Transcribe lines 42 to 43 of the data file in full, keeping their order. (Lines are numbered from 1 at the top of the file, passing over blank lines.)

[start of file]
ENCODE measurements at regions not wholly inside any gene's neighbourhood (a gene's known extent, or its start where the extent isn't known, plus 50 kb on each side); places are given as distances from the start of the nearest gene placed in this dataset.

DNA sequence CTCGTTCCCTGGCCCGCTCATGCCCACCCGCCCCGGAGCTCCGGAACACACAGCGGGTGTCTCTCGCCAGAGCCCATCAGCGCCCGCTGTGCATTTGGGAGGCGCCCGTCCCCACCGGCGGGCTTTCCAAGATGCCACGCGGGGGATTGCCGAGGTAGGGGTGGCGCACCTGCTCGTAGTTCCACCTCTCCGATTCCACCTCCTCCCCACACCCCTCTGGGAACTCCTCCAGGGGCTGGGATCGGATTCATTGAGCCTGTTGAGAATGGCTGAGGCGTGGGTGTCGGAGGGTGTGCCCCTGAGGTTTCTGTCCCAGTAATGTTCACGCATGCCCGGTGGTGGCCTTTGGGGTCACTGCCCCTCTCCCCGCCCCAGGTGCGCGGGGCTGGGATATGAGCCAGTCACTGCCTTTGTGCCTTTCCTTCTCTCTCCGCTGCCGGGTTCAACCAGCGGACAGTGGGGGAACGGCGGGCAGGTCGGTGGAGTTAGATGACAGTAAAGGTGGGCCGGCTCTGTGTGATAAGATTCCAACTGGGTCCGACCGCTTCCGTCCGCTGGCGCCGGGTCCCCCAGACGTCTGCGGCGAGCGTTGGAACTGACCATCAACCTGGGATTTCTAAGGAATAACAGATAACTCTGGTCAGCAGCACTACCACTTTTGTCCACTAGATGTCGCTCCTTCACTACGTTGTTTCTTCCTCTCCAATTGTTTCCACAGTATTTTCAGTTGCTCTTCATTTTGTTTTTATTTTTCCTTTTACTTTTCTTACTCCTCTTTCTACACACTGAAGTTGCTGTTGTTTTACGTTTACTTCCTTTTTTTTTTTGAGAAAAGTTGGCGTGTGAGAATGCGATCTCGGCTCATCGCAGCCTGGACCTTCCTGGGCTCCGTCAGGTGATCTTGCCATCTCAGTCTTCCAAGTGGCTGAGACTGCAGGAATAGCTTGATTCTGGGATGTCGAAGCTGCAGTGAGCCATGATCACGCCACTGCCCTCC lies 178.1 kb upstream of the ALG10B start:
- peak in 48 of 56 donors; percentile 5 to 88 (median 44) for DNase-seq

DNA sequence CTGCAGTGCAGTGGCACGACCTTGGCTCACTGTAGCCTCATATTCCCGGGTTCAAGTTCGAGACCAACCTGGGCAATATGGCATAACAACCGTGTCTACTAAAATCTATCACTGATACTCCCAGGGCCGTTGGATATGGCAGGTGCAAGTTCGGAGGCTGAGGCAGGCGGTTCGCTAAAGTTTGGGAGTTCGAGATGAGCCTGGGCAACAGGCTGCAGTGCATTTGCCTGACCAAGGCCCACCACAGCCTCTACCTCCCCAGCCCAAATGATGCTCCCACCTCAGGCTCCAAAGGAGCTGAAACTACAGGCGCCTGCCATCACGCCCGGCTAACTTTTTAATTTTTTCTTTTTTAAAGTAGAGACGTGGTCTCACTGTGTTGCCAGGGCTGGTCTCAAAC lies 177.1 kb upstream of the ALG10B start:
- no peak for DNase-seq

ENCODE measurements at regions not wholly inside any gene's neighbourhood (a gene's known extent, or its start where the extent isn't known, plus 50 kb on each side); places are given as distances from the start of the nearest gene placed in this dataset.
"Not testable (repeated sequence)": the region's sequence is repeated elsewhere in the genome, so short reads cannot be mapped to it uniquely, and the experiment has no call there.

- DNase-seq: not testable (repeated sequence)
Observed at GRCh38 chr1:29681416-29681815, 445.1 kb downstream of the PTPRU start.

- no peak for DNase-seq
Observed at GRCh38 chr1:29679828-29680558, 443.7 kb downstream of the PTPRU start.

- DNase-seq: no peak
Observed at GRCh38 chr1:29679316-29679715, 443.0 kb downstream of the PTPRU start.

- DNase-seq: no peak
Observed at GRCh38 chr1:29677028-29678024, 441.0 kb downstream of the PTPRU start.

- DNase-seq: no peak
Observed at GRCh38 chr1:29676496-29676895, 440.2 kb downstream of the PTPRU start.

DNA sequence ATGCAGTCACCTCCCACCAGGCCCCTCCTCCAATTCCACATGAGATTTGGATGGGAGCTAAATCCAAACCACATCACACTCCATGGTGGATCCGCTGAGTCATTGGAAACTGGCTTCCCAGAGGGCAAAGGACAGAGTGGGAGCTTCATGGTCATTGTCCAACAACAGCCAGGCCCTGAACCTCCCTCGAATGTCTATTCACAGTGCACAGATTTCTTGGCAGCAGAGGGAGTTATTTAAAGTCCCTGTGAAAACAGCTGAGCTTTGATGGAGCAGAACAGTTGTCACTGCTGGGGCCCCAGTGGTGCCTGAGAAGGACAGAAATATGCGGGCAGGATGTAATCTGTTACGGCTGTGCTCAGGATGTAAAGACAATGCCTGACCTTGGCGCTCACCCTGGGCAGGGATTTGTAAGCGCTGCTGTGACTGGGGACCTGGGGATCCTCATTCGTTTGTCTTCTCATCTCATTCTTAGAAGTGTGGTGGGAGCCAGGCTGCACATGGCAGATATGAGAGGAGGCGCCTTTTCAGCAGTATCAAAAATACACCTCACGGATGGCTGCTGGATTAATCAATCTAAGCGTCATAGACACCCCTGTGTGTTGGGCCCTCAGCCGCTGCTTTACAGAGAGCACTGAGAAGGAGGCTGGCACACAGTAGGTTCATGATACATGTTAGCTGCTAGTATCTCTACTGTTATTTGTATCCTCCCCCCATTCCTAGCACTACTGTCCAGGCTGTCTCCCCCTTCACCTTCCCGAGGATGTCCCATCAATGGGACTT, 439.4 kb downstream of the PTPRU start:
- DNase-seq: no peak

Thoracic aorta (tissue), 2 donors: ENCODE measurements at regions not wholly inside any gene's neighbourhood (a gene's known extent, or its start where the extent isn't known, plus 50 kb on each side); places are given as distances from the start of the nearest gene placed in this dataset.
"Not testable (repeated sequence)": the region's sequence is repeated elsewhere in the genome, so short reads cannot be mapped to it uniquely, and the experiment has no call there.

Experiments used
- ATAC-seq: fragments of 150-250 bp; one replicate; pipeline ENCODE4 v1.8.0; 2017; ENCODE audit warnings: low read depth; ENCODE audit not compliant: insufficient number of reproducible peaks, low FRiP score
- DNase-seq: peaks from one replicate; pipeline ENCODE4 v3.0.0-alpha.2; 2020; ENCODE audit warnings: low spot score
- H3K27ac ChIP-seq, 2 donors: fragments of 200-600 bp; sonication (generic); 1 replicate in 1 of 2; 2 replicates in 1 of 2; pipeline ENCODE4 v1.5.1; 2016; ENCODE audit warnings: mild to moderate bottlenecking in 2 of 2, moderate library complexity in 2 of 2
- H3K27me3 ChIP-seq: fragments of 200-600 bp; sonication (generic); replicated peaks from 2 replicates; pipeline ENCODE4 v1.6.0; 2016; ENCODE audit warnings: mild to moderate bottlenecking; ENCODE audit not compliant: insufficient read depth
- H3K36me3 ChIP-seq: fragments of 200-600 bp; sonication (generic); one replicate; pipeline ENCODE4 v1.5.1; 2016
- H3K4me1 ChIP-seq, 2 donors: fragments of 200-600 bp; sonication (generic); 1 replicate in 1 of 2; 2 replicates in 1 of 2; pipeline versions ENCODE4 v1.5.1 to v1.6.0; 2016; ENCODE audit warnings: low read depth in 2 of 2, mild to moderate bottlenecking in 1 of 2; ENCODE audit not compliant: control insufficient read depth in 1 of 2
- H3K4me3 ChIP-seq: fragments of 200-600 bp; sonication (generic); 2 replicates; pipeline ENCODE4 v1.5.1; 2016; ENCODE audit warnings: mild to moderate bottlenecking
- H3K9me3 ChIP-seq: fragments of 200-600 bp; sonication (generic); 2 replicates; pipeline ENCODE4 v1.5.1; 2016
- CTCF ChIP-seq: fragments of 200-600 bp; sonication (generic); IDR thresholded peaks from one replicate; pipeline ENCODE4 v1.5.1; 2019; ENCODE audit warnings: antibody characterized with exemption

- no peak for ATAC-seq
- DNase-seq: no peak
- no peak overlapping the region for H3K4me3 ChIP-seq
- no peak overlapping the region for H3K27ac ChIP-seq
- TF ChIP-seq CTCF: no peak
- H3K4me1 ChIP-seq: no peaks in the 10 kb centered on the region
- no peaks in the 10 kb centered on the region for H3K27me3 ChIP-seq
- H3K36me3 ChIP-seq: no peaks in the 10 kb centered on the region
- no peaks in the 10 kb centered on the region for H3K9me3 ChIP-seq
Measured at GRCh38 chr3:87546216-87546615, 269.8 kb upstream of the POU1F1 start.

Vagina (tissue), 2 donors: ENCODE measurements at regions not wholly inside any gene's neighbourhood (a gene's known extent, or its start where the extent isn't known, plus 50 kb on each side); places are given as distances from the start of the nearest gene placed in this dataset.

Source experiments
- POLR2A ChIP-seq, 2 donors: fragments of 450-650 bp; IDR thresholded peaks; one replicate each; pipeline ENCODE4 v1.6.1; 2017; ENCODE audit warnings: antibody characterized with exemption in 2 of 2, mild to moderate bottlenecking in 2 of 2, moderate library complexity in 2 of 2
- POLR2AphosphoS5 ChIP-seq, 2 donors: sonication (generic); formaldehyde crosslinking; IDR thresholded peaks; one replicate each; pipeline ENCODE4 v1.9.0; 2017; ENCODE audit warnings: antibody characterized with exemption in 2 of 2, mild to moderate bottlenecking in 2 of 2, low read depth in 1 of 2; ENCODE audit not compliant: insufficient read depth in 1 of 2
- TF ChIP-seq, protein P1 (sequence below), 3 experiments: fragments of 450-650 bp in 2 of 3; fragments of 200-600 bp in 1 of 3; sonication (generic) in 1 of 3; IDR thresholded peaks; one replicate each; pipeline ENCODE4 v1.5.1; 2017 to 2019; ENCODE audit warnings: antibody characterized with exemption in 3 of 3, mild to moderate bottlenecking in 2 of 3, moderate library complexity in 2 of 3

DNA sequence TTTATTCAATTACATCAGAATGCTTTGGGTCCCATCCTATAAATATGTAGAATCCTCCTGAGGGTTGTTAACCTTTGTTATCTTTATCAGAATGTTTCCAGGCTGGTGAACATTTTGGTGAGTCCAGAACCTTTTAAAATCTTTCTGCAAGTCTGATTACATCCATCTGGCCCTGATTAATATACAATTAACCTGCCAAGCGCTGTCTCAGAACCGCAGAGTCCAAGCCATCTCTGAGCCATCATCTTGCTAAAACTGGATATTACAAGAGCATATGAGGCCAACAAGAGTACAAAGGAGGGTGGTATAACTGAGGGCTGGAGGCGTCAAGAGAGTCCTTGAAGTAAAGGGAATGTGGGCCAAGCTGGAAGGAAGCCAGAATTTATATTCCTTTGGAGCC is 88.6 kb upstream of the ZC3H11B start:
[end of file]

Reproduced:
Vagina (tissue), 2 donors: ENCODE measurements at regions not wholly inside any gene's neighbourhood (a gene's known extent, or its start where the extent isn't known, plus 50 kb on each side); places are given as distances from the start of the nearest gene placed in this dataset.

Source experiments